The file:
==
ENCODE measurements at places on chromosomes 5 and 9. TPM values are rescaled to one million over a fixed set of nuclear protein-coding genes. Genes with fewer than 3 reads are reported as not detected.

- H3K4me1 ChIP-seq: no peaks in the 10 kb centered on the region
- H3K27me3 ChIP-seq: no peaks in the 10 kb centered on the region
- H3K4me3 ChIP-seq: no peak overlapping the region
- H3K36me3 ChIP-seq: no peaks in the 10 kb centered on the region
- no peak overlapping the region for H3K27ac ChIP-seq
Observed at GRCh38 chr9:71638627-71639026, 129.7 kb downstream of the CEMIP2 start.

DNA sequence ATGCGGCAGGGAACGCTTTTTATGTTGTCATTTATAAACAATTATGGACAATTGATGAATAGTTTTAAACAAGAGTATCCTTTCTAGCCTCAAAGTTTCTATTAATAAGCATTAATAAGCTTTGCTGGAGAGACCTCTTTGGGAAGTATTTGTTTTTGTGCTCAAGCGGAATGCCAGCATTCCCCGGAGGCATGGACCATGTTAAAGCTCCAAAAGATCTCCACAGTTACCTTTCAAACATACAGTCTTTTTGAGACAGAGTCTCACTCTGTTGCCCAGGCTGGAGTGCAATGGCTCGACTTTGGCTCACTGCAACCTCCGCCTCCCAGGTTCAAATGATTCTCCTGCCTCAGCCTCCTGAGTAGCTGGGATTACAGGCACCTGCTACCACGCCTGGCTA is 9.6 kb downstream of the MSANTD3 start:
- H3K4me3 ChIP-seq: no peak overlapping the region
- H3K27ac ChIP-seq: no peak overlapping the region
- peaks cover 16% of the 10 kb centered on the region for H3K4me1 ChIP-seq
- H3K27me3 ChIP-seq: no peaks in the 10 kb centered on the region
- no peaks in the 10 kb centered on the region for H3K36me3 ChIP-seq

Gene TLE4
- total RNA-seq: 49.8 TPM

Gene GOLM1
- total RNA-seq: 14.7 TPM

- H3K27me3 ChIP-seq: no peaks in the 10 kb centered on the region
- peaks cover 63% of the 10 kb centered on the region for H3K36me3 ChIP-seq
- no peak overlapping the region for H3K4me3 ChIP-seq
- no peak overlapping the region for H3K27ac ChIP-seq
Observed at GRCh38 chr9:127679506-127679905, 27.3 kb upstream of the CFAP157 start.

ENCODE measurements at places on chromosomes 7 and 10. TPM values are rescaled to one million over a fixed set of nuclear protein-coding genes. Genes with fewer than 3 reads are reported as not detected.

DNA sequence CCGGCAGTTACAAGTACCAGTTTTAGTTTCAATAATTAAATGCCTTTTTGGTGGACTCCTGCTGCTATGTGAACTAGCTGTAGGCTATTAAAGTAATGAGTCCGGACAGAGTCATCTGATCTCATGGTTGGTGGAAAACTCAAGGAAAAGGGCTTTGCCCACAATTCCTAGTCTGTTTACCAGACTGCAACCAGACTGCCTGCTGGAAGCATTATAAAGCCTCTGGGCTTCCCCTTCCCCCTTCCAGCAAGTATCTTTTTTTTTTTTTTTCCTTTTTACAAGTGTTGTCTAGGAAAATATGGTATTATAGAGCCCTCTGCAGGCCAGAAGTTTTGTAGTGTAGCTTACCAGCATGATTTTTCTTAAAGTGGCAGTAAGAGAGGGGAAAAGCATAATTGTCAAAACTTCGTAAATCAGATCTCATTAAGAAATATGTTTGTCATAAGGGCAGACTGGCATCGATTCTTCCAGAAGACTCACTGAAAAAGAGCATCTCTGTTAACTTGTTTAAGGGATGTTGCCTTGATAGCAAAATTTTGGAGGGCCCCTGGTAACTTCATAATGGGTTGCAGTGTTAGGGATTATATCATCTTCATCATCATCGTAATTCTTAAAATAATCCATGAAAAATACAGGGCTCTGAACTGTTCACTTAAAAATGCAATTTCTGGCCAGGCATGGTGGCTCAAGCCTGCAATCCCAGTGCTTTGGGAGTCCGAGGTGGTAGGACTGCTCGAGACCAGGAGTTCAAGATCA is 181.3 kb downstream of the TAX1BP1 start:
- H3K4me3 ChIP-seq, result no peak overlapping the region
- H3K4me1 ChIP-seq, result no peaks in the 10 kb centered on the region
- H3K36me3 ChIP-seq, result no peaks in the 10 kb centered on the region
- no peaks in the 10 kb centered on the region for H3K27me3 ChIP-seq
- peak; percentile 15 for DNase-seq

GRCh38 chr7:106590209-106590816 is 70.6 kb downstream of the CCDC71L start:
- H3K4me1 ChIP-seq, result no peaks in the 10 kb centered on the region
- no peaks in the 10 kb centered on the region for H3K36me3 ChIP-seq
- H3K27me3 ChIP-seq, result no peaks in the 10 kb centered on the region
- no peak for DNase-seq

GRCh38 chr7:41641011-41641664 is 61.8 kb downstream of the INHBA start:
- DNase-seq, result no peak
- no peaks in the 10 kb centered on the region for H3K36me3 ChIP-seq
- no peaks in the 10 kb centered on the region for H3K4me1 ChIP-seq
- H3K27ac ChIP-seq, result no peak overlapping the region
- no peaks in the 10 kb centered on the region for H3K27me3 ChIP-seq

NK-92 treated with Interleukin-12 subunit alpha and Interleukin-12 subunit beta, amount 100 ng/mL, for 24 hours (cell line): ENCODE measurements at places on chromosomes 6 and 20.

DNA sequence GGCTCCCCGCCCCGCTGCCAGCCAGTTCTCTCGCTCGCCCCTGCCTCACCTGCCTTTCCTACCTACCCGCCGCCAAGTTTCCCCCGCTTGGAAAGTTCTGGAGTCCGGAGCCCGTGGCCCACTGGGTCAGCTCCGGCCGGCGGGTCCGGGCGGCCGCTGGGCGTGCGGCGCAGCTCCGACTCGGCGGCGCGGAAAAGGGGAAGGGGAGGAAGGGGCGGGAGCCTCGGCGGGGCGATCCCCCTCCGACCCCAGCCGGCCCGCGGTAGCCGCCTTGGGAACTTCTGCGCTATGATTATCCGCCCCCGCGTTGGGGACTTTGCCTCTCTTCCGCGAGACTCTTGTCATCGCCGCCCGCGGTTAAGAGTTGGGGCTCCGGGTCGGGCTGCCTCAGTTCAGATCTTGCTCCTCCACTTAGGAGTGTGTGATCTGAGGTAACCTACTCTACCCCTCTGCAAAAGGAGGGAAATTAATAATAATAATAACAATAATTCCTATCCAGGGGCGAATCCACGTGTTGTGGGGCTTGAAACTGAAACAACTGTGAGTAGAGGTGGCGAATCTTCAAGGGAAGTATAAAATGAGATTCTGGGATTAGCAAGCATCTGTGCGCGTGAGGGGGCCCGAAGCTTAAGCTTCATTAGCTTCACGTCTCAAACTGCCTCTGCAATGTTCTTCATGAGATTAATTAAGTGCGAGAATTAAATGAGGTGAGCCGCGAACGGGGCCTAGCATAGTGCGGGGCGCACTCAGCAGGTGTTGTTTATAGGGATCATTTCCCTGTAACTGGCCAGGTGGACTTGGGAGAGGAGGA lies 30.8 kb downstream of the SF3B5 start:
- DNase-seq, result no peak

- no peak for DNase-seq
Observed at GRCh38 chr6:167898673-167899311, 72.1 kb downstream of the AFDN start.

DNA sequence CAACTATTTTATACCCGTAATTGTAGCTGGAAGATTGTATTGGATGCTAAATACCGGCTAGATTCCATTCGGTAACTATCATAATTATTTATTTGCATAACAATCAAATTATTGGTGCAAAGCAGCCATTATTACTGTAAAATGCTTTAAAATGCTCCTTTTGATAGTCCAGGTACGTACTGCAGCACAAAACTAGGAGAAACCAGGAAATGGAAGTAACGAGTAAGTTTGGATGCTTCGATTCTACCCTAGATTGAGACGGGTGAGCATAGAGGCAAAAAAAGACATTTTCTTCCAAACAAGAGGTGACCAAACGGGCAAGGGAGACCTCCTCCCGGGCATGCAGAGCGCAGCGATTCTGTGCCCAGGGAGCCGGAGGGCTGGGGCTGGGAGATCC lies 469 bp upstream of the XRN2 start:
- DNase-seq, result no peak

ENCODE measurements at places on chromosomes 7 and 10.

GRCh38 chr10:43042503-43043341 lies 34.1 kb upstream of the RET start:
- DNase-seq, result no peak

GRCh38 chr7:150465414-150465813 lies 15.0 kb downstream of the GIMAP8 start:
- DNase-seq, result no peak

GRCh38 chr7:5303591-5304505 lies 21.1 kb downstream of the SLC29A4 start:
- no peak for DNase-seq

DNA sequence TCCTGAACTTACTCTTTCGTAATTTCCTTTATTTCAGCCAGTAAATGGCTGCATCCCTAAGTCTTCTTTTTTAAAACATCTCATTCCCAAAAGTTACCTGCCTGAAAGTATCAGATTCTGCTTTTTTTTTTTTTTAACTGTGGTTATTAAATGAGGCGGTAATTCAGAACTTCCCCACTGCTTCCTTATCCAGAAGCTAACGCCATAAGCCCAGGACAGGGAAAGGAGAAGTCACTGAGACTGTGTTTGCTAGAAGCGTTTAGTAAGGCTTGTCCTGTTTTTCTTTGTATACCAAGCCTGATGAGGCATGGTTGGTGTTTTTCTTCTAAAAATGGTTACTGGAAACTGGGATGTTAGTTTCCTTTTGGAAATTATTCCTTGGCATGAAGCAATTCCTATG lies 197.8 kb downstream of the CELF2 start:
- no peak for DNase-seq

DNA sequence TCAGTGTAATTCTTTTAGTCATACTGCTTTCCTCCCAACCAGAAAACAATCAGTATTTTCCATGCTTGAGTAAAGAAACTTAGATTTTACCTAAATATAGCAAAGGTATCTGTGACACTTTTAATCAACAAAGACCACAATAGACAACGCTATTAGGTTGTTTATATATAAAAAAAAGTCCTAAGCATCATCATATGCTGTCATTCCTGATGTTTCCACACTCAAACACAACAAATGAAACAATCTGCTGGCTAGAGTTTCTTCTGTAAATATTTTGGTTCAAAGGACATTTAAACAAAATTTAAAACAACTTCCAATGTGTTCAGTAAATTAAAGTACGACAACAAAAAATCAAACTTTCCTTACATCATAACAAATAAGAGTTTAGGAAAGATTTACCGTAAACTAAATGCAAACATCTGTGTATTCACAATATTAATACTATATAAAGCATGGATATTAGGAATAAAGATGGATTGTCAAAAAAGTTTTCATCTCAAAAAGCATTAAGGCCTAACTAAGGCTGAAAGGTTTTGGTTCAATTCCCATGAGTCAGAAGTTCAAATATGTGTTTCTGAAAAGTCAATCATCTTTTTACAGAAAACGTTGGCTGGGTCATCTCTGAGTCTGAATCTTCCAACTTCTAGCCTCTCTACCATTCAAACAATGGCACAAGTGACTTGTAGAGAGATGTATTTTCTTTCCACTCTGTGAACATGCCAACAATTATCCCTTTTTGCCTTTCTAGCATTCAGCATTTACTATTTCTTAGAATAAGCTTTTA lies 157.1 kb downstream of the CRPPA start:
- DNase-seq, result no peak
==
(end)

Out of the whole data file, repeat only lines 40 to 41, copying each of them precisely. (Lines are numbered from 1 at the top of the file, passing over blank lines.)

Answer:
- no peaks in the 10 kb centered on the region for H3K27me3 ChIP-seq

NK-92 treated with Interleukin-12 subunit alpha and Interleukin-12 subunit beta, amount 100 ng/mL, for 24 hours (cell line): ENCODE measurements at places on chromosomes 6 and 20.